The HyperX Alloy Origins is slightly better than the Das Keyboard X50Q. The HyperX has a much better typing and build quality, and its software allows for profile saving. The HyperX has linear switches that are better suited for gaming, however, the Das is more comfortable, as it comes with a wrist rest.
The Das Keyboard X50Q is much better than the Das Keyboard 4 Professional. The X50Q has better build quality, customizable backlighting, and programmable keys. It also has software support and includes a wrist rest. The X50Q's Gamma Zulu switches are very similar to the Cherry MX Browns on the 4 Professional, but they have a shorter pre-travel distance and a lighter actuation force, resulting in a lighter and more responsive typing experience. The X50Q is only available with the Gamma Zulu switches, while the 4 Professional is available with Cherry MX Browns or Blues.
The SteelSeries Apex 7 TKL is better than the Das Keyboard X50Q. The SteelSeries has a much better build quality, and its customization software has a lot more options. Typing quality is very similar on both and they're equally comfortable, but the SteelSeries has more extra features, such as a USB passthrough, an OLED screen, and better compatibility with macOS.
The Razer BlackWidow Elite is better than the Das Keyboard X50Q in most uses. Typing and build quality are both significantly better on the Razer, and the Synapse 3 software has many more options to choose from. Razer's included wrist rest is more comfortable, and it has a USB passthrough and a headphone jack for convenience. The Das has its 'applets' feature, but it's only accessible for Windows users.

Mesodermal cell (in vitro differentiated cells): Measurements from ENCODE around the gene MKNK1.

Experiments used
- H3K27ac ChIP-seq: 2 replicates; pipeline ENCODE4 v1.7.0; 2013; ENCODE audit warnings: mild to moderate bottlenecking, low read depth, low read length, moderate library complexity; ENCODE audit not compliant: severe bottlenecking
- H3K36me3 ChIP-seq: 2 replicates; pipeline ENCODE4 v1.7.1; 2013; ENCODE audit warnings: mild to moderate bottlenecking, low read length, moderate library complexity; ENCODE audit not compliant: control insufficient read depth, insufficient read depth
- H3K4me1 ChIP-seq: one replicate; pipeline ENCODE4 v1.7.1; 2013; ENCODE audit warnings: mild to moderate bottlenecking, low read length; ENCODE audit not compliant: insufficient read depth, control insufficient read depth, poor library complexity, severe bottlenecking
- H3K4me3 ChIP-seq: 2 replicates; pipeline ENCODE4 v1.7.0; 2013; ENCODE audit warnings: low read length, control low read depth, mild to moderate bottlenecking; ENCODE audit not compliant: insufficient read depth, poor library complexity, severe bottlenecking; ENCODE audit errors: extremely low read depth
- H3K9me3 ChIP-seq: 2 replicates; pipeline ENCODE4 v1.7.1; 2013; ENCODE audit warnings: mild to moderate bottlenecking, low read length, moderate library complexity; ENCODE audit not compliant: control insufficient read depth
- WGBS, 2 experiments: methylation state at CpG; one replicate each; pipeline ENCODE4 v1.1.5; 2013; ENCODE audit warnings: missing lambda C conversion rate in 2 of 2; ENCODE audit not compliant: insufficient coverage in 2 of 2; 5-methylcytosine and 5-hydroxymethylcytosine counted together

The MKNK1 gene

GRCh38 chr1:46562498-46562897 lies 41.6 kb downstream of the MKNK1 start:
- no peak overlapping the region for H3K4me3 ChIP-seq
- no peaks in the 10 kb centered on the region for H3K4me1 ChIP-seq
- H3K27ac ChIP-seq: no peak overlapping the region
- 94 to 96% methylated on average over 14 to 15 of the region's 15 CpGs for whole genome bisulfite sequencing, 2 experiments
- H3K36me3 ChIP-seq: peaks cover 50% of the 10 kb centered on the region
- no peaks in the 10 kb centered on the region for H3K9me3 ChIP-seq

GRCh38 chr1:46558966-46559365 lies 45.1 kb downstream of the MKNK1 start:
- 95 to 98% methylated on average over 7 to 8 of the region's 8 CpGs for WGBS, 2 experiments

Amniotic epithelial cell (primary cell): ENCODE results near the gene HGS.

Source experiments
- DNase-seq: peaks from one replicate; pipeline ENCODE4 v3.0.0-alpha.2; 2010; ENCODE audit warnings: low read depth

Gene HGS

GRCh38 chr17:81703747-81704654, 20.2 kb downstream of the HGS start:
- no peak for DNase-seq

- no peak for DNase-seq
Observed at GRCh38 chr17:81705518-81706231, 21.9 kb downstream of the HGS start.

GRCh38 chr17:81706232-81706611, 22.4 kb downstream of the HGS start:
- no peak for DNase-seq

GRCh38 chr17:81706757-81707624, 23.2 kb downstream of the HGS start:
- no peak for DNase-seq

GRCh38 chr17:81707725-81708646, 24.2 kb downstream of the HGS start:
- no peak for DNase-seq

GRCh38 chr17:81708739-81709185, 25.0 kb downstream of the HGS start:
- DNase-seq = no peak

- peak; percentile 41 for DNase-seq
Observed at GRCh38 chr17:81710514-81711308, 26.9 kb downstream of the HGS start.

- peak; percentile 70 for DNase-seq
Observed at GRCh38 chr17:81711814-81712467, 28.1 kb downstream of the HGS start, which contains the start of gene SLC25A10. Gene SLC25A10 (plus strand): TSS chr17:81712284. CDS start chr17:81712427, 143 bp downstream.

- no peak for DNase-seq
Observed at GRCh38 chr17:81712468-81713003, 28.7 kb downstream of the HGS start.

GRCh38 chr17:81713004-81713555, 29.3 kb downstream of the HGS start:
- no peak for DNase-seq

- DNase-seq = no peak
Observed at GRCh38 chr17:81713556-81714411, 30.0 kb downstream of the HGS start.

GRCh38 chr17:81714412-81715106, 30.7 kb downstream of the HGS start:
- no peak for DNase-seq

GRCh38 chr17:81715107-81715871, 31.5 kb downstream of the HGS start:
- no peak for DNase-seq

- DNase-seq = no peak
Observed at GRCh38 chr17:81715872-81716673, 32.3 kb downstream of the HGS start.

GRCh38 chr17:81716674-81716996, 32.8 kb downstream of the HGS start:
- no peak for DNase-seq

The Das Keyboard X50Q is a slightly better keyboard for professionals than the Vortex Race 3. Its full-size design gives you access to more keys but does take a bit more space on your desk, especially if you use the included wrist rest. On the other hand, the Vortex is better-built thanks to a metal frame, but it doesn't have any backlighting like the Das, although an RGB variant exists. The X50Q also gives you access to 'applets' to show you desired information, which the Vortex can't do.
The Das Keyboard X50Q is better than the Logitech G815 LIGHTSYNC RGB. The Das Keyboard has a significantly better typing quality, all keys are programmable, and its ergonomics are also much better. However, the Logitech has much better software support, and it has a column of dedicated macro keys for MMO games.
The Razer Pro Type is better than the Das Keyboard X50Q. The Razer has better build quality, wireless connectivity, and a multi-device pairing feature. It also provides a better typing experience and has better software support. On the other hand, the Das Keyboard has dedicated media controls, full RGB backlighting, and a wrist rest.